President Obama’s news conference on the IRS started about 20 minutes late yesterday. It’s not unusual for a president – or a governor or a mayor – to run behind schedule. They usually try to fill their days with as many events and activities as possible, and the demands of their jobs often send preset schedules off kilter.
But Obama’s tardiness yesterday came at a most inopportune time and represented a public relations miscue of sorts.
Because cameras already were set up at the White House, cable news viewers were shown the image of an empty podium while pundits discussed the president’s upcoming remarks. This created two problems. Read more…
Yesterday, I shared an example of a bad public relations practice. Today, we’ll examine a technique that worked very successfully – Angelina Jolie’s New York Times op-ed about her decision to have a preventive double mastectomy because her doctors estimated she had an 87 percent risk of breast cancer and a 50 percent risk of ovarian cancer.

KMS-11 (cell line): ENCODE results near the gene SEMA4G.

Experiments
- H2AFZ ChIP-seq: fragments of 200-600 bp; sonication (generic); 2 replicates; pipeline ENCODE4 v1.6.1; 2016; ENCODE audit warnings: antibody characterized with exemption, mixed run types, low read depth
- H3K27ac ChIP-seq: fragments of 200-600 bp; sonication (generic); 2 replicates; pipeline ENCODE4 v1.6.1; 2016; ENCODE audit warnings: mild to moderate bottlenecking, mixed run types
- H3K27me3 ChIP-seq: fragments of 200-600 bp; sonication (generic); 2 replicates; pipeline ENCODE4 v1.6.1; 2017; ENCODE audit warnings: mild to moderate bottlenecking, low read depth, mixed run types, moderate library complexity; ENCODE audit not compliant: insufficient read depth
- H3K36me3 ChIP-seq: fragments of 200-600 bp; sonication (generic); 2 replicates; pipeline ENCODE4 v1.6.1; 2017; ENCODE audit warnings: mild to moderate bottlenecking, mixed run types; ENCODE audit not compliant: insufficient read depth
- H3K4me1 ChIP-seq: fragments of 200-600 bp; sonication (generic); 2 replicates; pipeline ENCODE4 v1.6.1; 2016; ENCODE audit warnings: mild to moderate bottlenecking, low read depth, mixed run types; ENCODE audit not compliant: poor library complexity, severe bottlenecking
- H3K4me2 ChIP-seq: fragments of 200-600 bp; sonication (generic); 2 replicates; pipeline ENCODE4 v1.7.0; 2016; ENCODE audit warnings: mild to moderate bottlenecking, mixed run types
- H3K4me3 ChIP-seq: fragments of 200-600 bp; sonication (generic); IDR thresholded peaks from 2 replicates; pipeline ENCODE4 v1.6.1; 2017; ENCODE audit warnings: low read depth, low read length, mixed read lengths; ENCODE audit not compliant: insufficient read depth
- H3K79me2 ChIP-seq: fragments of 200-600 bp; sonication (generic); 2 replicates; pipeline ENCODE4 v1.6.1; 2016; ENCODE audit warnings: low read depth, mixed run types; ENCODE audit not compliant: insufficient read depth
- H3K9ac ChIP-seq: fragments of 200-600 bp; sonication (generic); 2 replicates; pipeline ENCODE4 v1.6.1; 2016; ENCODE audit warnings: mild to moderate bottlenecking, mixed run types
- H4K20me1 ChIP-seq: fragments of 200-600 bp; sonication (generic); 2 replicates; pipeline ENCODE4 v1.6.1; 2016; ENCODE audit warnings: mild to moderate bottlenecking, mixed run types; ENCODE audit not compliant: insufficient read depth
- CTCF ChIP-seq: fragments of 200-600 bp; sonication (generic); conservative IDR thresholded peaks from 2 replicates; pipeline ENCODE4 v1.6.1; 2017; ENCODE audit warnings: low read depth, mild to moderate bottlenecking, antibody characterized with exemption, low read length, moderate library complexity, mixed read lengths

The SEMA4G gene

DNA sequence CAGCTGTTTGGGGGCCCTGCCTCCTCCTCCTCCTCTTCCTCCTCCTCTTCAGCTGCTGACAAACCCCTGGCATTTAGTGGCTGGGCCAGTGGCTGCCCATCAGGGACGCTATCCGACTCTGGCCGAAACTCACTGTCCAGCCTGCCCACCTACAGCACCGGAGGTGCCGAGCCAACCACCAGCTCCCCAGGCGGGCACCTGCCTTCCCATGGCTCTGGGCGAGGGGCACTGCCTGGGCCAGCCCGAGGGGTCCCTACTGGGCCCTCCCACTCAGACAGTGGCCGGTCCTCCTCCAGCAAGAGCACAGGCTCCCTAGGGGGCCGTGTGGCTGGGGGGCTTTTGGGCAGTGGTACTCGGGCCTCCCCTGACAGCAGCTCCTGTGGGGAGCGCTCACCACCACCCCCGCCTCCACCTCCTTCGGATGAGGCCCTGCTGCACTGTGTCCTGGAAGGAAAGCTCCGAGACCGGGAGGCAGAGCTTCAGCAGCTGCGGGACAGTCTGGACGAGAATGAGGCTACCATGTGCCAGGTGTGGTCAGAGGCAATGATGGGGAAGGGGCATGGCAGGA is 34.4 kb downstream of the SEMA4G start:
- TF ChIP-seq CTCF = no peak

Why do I consider Jolie’s announcement a successful use of public relations? For starters, she used an op-ed as the vehicle to convey her message. Op-ed articles are one of the rare public relations tools that allow individuals and organizations to choose their own wording and phrasing when they communicate with the public. With it comes to press releases, press conferences, speeches, interviews and other public relations tools, the journalists who report those stories select the parts (if any) of those materials that make it into their news accounts.
I am a big baseball fan – a New York Mets fan to be exact, and that has not been easy the past few years. On the other hand, thanks to their colorful and controversial off-the-field activities, the Mets often provide valuable lessons in public relations, which I’m teaching at St. Bonaventure University over the next five weeks.
Over the years, the team has presented plenty of challenges for Jay Horwitz, the Mets’ vice president for public relations. He’s had to deal with players who were involved with illegal drugs, barroom brawls, sex scandals and countless additional unsavory activities. Read more…
Dick Codey made the right choice today when he decided not to enter this year’s gubernatorial campaign.
Despite his popularity, the odds of Codey defeating Chris Christie in November were slim. In fact, he wouldn’t even have been a lock to win the Democratic nomination, given the roles that powerbrokers and factions play in the party.